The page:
Viecques has even harder time getting DC's attention


Peter Thomson


By Peter Thomson

Sunday, February 17, 2019

About a 20-minute hopper flight east of San Juan is the island of Viecques (Vee-eck-ess). It’s a gem of nature featuring wildlife sanctuaries, rain forest trails, perhaps the best beaches in the Caribbean and wild horses everywhere. The latter clutter up the narrow roads and munch happily in open fields. There are two towns: Isabella II, the capital, and Esperanza, the tourist center. Viecques also has a small port, some fishing and a bit of agriculture, but today depends on tourism as its economic driver. The 20-mile island is strewn with small hotels and guest houses, one fancy hotel (a “W”) and several upscale bed and breakfasts. It’s a kickback/layback kind of place that appeals to the budget-minded and rich alike.

There are tenuous ties to Elizabeth City. At Lazy Jack’s the manager’s granddad, Mr. Anderson, worked at the former White & Bright grocery store, and Kate, the owner of El Quenepo, an upscale restaurant, comes from Raleigh, as do some of her staff. Otherwise the real bond is that both Elizabeth City and Viecques know hurricanes. Intimately. Here we still talk about Floyd flooding, Isabel knocking down power lines, and how, if Florence hadn’t turned south at the last moment, our downtown would have been under water.

In Viecques, they considered themselves lucky when Hurricane Irma, a Category 5 storm, went north of the island in September 2017, and not so lucky when about two weeks later Hurricane Maria came to call. A Category 4 storm with sustained winds of 130 mph, Maria ripped across the island, destroying infrastructure and accommodations alike. Well warned, the islanders stayed hunkered down, but none had ever seen the kind of winds that ripped second stories off houses and scattered power poles. By luck, none of the 9,000 inhabitants, or the few visitors who couldn’t get off the island, were killed.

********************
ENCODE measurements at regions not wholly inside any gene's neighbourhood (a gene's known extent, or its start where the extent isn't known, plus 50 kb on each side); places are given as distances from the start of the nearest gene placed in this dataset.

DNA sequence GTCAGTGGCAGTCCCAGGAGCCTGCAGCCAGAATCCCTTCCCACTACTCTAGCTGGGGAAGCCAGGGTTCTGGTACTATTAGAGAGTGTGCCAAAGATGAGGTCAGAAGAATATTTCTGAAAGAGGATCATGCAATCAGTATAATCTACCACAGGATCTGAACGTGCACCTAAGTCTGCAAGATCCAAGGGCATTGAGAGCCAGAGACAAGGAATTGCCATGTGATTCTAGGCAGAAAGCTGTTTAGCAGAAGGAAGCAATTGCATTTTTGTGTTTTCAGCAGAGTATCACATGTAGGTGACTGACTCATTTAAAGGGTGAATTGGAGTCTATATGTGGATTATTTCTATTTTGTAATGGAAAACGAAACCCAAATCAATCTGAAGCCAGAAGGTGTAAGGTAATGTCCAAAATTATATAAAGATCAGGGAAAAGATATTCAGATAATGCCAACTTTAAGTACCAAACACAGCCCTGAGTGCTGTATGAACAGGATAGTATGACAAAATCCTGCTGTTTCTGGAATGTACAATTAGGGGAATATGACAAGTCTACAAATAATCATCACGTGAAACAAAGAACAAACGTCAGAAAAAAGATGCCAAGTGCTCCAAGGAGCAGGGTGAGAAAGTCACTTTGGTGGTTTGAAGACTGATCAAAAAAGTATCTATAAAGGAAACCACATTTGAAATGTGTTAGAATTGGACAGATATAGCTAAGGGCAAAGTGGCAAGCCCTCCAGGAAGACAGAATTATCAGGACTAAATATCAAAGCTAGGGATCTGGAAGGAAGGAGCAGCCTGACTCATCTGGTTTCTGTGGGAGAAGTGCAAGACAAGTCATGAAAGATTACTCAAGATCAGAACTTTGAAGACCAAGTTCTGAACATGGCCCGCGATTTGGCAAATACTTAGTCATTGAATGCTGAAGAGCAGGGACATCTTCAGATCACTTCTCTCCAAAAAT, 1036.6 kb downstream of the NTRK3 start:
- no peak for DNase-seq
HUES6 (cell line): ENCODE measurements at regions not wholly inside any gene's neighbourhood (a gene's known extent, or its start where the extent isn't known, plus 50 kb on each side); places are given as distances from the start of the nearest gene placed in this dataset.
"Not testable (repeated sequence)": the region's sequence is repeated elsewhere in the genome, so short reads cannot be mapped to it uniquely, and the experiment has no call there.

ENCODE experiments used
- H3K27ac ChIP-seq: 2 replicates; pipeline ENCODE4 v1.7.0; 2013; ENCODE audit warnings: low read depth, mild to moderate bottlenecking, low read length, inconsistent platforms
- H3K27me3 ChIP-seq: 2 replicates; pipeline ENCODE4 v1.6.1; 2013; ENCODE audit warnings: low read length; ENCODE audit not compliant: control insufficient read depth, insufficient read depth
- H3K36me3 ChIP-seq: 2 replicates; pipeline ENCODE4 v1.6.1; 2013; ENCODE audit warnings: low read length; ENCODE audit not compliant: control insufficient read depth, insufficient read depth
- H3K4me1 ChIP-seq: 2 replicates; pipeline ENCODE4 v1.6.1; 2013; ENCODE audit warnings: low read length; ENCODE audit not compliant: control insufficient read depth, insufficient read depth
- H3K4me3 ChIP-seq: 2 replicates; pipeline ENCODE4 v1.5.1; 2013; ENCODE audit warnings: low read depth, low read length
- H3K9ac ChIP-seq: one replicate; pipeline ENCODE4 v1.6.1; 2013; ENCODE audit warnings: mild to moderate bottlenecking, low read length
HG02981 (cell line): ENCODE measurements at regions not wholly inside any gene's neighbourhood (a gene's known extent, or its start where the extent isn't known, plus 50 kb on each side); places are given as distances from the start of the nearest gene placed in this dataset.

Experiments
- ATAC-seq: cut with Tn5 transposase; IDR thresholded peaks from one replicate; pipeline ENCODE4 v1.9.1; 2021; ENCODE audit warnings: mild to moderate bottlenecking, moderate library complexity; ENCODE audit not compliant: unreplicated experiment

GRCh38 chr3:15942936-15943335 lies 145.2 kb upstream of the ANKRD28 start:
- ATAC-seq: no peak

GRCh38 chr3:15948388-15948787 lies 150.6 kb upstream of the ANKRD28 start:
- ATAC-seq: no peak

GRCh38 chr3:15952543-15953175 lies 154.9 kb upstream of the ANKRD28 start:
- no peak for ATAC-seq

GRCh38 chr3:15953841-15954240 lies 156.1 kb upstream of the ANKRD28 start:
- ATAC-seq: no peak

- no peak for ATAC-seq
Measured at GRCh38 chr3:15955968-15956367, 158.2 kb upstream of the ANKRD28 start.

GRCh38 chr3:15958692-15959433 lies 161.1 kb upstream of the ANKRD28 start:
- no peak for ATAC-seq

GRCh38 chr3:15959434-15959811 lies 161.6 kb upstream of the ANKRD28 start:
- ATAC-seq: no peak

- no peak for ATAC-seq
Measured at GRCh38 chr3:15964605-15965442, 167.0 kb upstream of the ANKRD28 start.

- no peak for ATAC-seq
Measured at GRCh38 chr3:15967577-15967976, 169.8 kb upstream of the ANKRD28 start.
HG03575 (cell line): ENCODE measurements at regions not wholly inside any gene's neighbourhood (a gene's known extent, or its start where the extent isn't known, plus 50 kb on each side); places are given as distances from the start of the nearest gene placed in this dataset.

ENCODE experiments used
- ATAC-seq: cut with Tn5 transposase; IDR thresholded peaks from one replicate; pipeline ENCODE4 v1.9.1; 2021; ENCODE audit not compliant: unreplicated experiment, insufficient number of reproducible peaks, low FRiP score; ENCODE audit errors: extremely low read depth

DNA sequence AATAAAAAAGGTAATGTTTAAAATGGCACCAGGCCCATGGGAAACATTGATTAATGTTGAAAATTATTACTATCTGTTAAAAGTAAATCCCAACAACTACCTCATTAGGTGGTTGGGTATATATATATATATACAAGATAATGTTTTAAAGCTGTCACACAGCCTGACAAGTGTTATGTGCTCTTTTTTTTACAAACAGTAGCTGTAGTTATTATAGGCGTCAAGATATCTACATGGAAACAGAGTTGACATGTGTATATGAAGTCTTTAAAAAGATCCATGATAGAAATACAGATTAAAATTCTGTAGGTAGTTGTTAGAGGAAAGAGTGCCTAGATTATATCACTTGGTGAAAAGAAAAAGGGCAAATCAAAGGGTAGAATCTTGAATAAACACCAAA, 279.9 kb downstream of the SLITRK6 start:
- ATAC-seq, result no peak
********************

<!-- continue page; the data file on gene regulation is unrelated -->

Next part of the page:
In the aftermath, differences were made clear. Here in Elizabeth City we’re blessed with strong state and federal support, a system of roads that makes help readily available, and a good emergency network of help among communities. In Viecques the tourists (and the jobs they generate) left. It took three months before there was consistent electrical power in Isabel II and more than a year for the whole island to be re-powered. Water on the island comes piped in from a point near San Juan, and when San Juan had no power, no water arrived. After three weeks, island cisterns ran dry. Fortunately, the San Juan pumps were powered up 10 days later and a crisis was averted.

Of the millions of dollars in aid sent to Puerto Rico, Viecques got just $250,000, with the municipal government spending many times more than that and going heavily into debt. Few insurance claims have been paid amidst rumors that the companies are applying for bankruptcy. Last week Burr and Linda, owners of a large inn, finally got their view back: new windows paid for by themselves. They had been boarded up for 18 months.

Some of the difficulty can be attributed to bad luck or incompetence, but most folks there believe it’s because Viecques is in one of the poorest U.S. regions, away from our central government, in an area with no political clout and few resources. We know that here in Elizabeth City help is on its way after a storm. There, however, it’s a make-do-and-hope situation: You have to rely upon your neighbors, not the authorities.

When in the future you hear some politician say, “My fellow Americans…” remember that that’s who the people in Viecques are: fellow Americans who were hit badly, who are doing their best to get back on their feet and who, when the going got tough, were forgotten. So for your next southern holiday, if you’re the kind who likes great beaches, natural splendor and a laid-back style, consider a vacation in Viecques. You’ll be most welcome.

Peter Thomson is a resident of Elizabeth City.